Sun, Jul 28, 2013 - Page 15 News List

Won leads gains in Asian currencies on equity inflows

Bloomberg and CNA, with staff writer

South Korea’s won led gains in Asian currencies this week as international investors added to holdings of the region’s stocks.

The won advanced for a third week after data showed the South Korean economy expanded 1.1 percent, the most in more than two years, in the second quarter. The Bloomberg-JPMorgan Asian Dollar Index rose 0.1 percent from July 19 as global funds bought US$1.4 billion more stocks than they sold this week through Wednesday in South Korea, Taiwan and Thailand, exchange data show.

“Risk appetite has improved,” said Gundy Cahyadi, an economist at Oversea-Chinese Banking Corp in Singapore. “People are coming back to this part of the region. There is still a huge growth opportunity in Asia.”

The won rose 0.9 percent this week to 1,111.33 per US dollar in Seoul, Bloomberg data showed.

The New Taiwan dollar also edged up 0.1 percent to NT$29.950 against the US dollar this week. The greenback weakened on Friday as investors took cues from the strength of other regional currencies to buy into the local unit, dealers said.

However, the US dollar’s losses were capped, as foreign institutional investors repatriated cash dividends, which raised demand for the greenback, they added.

With more listed Taiwanese companies scheduled to distribute cash dividends, fund outflows are expected to continue to lend support to the greenback, they said.

India’s rupee appreciated 0.5 percent to 59.0450 against the US dollar, completing its third weekly advance after the Reserve Bank of India took steps to tighten cash supply to increase support for the currency.

The Philippine peso also advanced 0.1 percent to 43.305. The peso had its biggest weekly gain in a month after Moody’s Investors Service on Thursday placed the nation on review for investment grade.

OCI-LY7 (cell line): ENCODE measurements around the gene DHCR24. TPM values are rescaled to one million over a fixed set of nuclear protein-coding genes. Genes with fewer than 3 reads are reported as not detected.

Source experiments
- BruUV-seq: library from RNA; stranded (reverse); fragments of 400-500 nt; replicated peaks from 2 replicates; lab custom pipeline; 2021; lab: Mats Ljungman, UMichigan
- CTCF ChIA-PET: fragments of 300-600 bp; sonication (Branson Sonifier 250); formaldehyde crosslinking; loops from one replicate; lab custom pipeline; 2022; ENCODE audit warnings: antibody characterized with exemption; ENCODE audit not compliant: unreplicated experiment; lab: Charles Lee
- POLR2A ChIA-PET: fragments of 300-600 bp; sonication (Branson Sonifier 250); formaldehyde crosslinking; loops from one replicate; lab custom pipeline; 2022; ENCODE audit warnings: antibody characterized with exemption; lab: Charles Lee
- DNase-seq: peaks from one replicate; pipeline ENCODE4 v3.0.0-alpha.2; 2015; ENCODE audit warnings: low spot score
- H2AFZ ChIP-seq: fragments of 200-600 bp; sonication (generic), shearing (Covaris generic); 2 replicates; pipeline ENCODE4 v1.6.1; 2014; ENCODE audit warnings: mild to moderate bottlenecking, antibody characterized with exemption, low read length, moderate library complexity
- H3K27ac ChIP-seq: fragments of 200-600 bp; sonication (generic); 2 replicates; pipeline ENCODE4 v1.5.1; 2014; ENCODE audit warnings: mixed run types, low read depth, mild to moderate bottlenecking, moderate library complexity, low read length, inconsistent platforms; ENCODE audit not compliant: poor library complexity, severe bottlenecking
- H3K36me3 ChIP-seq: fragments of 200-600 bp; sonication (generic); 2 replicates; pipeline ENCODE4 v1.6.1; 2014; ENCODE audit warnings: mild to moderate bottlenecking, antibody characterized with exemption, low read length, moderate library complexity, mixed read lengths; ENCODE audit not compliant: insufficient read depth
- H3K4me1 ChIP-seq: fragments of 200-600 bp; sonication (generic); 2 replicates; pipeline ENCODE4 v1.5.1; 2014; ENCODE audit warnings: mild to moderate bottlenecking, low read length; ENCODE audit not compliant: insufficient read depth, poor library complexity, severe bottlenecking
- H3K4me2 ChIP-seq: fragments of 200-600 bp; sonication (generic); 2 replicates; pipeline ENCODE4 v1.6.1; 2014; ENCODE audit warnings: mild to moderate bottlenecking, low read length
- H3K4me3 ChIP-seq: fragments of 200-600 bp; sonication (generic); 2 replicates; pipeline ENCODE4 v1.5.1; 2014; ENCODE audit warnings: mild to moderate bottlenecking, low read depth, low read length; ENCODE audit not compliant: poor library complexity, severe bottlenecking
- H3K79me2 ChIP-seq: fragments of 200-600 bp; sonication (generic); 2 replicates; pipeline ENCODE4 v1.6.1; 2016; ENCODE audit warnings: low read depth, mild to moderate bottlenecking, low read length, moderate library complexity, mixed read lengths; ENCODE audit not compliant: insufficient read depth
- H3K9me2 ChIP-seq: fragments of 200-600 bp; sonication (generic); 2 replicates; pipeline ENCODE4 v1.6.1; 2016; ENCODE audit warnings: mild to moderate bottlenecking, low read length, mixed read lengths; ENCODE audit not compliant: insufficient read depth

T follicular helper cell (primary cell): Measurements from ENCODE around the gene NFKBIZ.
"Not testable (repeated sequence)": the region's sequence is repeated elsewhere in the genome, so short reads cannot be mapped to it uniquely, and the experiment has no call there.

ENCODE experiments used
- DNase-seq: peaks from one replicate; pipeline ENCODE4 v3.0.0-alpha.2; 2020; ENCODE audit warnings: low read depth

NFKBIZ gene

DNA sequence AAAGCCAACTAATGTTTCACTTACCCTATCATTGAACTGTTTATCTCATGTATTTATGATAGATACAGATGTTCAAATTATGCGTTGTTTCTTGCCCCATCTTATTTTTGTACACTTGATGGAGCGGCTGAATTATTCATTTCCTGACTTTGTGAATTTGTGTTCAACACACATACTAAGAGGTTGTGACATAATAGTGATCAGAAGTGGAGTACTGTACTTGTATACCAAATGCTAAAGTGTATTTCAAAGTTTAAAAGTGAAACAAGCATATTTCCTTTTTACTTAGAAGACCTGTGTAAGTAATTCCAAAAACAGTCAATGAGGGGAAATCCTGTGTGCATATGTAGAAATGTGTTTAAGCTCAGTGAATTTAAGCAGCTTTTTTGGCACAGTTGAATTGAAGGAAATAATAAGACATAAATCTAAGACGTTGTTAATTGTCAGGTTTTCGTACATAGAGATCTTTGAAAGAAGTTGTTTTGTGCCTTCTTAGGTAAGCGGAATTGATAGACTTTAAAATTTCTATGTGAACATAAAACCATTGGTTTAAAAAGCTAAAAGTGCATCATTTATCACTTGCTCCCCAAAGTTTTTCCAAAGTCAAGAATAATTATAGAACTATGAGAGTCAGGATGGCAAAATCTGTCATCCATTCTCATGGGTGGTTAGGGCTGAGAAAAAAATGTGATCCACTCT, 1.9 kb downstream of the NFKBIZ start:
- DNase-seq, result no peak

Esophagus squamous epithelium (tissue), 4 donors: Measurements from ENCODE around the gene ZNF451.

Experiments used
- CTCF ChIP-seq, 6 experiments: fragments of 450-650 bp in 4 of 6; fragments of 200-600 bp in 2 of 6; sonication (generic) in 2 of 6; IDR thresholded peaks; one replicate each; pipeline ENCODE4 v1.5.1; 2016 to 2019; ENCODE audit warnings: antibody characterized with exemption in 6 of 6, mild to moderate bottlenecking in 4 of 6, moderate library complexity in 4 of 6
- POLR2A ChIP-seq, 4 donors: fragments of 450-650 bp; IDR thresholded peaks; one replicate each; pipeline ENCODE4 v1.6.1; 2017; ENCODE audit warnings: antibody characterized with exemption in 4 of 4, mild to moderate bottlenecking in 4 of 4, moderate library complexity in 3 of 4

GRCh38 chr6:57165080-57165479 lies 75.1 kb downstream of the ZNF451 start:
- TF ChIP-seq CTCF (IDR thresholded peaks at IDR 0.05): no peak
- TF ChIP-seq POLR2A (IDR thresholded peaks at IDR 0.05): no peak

Elsewhere in Asia, China’s yuan rose 0.1 percent in the past five days to 6.1316 per US dollar. The Indonesian rupiah weakened 1.8 percent to 10,265, the Malaysian ringgit dropped 0.5 percent to 3.2077 and the Thai baht lost 0.3 percent to 31.13.


In other markets, the US dollar fell for a third week against most major peers as US economic data failed to convince investors the Fed would decide next week to reduce stimulus by slowing its bond-buying program.

The greenback dropped 2.4 percent to ¥98.21 this week in New York, the most since the five days ended June 14. The US currency declined 1 percent to US$1.3279 per euro, and touched US$1.3297, its weakest level since June 20. Europe’s shared currency weakened 1.4 percent to ¥130.42.

The Bloomberg Dollar Index fell for a third week, decreasing 1 percent to 1,022.85. The gauge monitors the greenback against 10 other major currencies.

Meanwhile, the pound advanced for a third week versus the US dollar as economic data signaling the UK recovery is strengthening boosted demand for the currency.

The pound rose 0.8 percent in the week to US$1.5381 at 5:33pm London time on Friday, after climbing to US$1.5435 on Thursday, the strongest level since June 26. However, the UK currency fell 0.3 percent to £0.8633 per euro after touching £0.8582 on Tuesday, the strongest since July 10.

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